The Modern Antiquarian. Stone Circles, Ancient Sites, Neolithic Monuments, Ancient Monuments, Prehistoric Sites, Megalithic MysteriesThe Modern Antiquarian




Although back in South Wales following a few pretty extreme days wild camping in Mid Wales, there's nevertheless no time to rest up and lie in bed ... not with a pretty rare good forecast for today. Oh no.... weather windows are like gold dust to the explorers of the Welsh uplands. To the hills!

So, with The Mam C on board as insurance against any 'Bryn y Gorlan-esque' megalithic seizures, I arrive at The Gospel Pass, the mountain col where the (very) minor road traversing the length of the beautiful Vale of Ewyas breaches the northern escarpment of The Black Mountains between Pen-y-Beacon and Twmpa. It is a justifiably popular spot, not only with assorted foreign tourists in camper vans and walkers, but with the local wild ponies, too, these a far more genial lot than the usual.

Those wishing to walk the mountains from here have a choice; west to Twmpa, otherwise known as Lord Hereford's Knob (I kid you not, check the map) or north-east to Pen-y-Beacon (aka Hay Bluff). We choose the latter, not only for the exquisite, not to mention easy, walk up the long ridge of Ffynnon y Parc to the summit, but since Coflein lists the remnants of a Bronze Age cairn near the top. Although not the first time we've been here, the cairn is not exactly prominent and the memory isn't what it was, you know? A couple of short, violent squalls come out of nowhere during the initial stages of the ascent to leave an ever improving day in their wake. Twmpa is outstanding in retrospective profile, but it is Mid Wales, ranged along the northern horizon which is arguably the highlight of the walk. As we near the summit, the site of a sadly virtually destroyed stone circle is highlighted below by a group of stationary cars and vans. Aye, they've only gone and used it as a car park, haven't they? You couldn't make it up. No, really, you couldn't. The one - as I recall - remaining orthostat standing forlornly as punters kick a ball about beside it.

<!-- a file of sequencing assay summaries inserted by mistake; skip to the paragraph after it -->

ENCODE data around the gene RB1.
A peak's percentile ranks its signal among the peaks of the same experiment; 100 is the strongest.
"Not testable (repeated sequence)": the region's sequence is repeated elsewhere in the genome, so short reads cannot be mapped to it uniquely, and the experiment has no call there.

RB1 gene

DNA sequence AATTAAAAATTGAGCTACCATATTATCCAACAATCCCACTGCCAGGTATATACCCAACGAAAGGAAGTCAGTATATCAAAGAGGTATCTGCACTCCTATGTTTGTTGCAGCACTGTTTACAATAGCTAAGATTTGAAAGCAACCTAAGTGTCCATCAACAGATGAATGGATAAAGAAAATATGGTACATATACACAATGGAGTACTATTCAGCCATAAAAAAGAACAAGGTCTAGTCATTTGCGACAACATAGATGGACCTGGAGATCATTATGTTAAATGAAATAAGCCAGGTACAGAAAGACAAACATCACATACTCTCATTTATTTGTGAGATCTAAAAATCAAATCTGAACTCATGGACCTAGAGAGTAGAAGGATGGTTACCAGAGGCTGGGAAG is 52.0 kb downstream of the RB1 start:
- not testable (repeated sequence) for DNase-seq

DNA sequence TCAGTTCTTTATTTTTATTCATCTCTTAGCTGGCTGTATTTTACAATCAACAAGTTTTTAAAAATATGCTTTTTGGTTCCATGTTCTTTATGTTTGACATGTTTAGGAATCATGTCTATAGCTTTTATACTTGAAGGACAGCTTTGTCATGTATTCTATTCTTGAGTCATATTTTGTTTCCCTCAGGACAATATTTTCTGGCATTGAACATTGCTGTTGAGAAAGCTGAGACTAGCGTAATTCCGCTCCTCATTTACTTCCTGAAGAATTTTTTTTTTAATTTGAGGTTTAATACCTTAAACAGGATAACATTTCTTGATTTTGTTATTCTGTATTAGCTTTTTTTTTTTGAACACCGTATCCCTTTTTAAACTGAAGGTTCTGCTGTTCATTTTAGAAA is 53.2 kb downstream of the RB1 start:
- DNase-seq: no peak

And there it is. The cairn, I mean. No fanfares or trumpets I'm afraid since I've rarely seen such a denuded, grassed-over cairn. Really, if it wasn't for the siting at the prow of the mountain, some distance north of the nondescript summit OS triangulation point - and thus benefiting from the exquisite views denied to the actual summit location - I swear you wouldn't look twice at it. However those that do may well notice a somewhat unexpected feature... the side slabs of a cist buried in the turf. The Mam C peels back said turf to make sure. No doubt at all. Jeez, what a grand spot to interne your dead, looking northwards to infinity.

That, then, is all there is to relate about the actual monument. Now to enjoy the reason the cairn is where it is. The views..... boy are they good. Incidentally there is a natural spring, Ffynnon Beacon, just below to the north. Maybe that was significant, maybe not. But it does seem to be a recurring theme. Later we retreat to the Mam C's favourite spot, a (natural) stone literally overhanging the England/Wales border to the south-east. Viewed from here, the 'circle site sits below and to the right of the cairn. Both monuments are trashed by visitors... but I think the cairn has got the better of the deal. Yeah, the summit of Pen-y-Beacon is a good place to be.
26th September 2010ce
Edited 26th September 2010ce

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